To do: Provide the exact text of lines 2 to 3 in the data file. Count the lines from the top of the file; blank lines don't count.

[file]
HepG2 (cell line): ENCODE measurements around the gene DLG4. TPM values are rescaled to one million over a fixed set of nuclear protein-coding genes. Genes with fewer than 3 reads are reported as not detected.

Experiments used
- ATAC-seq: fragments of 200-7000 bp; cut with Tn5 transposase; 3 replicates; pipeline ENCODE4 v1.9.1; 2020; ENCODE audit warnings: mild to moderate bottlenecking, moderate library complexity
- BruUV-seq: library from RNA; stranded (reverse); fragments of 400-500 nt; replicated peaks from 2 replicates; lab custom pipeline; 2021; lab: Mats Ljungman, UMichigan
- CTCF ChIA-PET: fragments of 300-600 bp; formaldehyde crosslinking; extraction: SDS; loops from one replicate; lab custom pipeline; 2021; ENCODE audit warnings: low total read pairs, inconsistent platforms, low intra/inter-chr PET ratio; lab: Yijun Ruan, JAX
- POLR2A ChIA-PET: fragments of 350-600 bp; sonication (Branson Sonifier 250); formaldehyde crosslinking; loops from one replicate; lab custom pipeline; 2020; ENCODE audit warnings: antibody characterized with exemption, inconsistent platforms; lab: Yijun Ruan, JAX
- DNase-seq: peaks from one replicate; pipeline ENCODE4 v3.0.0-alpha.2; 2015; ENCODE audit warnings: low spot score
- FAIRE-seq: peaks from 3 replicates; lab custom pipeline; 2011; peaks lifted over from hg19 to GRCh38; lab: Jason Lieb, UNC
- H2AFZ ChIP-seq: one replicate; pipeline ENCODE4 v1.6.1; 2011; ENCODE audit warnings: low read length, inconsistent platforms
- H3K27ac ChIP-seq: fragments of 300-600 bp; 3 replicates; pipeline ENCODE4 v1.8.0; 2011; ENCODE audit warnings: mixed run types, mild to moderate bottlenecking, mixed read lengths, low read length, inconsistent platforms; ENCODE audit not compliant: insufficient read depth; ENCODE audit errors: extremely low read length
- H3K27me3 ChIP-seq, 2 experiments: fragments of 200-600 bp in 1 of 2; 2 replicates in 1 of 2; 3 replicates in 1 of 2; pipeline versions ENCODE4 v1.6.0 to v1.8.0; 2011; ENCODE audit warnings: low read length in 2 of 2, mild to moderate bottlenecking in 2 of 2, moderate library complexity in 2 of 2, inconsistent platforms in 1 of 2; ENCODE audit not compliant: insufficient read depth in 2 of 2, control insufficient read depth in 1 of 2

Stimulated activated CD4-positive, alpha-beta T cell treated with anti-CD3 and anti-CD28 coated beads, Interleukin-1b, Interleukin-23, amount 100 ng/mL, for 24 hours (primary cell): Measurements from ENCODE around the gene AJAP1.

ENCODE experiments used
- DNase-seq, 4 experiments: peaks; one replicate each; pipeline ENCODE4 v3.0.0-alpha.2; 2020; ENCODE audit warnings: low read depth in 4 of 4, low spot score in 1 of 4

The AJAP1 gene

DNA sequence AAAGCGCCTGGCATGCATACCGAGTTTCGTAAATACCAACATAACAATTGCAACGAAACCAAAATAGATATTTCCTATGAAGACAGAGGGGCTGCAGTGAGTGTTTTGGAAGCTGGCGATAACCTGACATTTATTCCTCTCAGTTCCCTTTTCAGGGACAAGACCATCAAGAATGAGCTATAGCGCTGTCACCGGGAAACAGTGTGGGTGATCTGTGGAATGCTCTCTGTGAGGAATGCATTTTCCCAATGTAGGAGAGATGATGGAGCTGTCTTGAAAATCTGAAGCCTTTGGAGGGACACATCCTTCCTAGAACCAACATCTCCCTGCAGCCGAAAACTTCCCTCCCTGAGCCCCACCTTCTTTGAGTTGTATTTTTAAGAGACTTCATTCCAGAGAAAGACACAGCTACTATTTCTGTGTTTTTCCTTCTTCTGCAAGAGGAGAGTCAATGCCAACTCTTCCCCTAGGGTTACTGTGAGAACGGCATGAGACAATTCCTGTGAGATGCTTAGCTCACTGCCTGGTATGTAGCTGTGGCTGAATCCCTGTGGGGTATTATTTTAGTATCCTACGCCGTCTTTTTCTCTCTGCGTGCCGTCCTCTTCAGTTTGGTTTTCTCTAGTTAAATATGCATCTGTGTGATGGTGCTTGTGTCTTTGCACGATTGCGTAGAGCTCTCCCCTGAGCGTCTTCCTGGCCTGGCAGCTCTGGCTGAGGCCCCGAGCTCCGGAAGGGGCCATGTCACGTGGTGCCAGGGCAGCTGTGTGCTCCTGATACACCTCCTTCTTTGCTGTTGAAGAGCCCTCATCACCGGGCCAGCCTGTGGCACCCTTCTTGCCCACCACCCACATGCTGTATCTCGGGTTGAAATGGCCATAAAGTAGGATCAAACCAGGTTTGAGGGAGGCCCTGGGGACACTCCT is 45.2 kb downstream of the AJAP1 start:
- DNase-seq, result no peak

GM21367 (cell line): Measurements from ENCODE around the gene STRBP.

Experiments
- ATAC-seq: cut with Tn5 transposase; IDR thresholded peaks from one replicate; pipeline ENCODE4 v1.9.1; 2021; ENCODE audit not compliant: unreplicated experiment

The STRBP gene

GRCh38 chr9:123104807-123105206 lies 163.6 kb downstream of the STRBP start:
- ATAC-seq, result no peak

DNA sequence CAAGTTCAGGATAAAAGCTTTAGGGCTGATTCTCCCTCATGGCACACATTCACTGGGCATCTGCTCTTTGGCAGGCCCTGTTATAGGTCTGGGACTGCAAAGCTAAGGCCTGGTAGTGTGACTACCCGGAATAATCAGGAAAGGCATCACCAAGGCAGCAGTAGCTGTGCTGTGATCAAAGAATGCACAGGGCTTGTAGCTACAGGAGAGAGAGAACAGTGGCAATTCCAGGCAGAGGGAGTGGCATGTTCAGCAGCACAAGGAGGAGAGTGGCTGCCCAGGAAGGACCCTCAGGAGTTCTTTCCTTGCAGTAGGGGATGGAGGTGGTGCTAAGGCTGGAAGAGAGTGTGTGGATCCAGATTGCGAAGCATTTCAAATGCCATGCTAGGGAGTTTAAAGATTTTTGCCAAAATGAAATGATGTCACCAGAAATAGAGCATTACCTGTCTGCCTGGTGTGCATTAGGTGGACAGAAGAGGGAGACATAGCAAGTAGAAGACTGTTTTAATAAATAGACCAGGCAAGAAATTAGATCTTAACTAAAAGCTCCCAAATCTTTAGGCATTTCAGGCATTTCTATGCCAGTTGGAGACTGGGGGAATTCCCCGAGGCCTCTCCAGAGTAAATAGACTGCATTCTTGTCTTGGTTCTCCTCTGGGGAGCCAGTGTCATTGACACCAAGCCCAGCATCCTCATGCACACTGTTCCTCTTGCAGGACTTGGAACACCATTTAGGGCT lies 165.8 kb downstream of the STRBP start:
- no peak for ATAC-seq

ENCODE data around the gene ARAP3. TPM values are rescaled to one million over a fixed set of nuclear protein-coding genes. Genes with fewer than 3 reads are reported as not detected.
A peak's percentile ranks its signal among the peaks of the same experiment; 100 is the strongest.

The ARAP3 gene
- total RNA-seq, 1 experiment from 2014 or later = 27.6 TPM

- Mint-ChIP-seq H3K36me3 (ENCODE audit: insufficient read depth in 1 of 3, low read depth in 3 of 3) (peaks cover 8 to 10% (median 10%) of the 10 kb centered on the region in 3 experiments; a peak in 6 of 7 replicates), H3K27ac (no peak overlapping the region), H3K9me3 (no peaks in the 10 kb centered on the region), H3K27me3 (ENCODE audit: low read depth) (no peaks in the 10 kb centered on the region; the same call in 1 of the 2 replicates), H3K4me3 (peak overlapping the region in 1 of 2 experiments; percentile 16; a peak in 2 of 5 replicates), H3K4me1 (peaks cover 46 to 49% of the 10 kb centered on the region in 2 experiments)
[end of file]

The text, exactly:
Experiments used
- ATAC-seq: fragments of 200-7000 bp; cut with Tn5 transposase; 3 replicates; pipeline ENCODE4 v1.9.1; 2020; ENCODE audit warnings: mild to moderate bottlenecking, moderate library complexity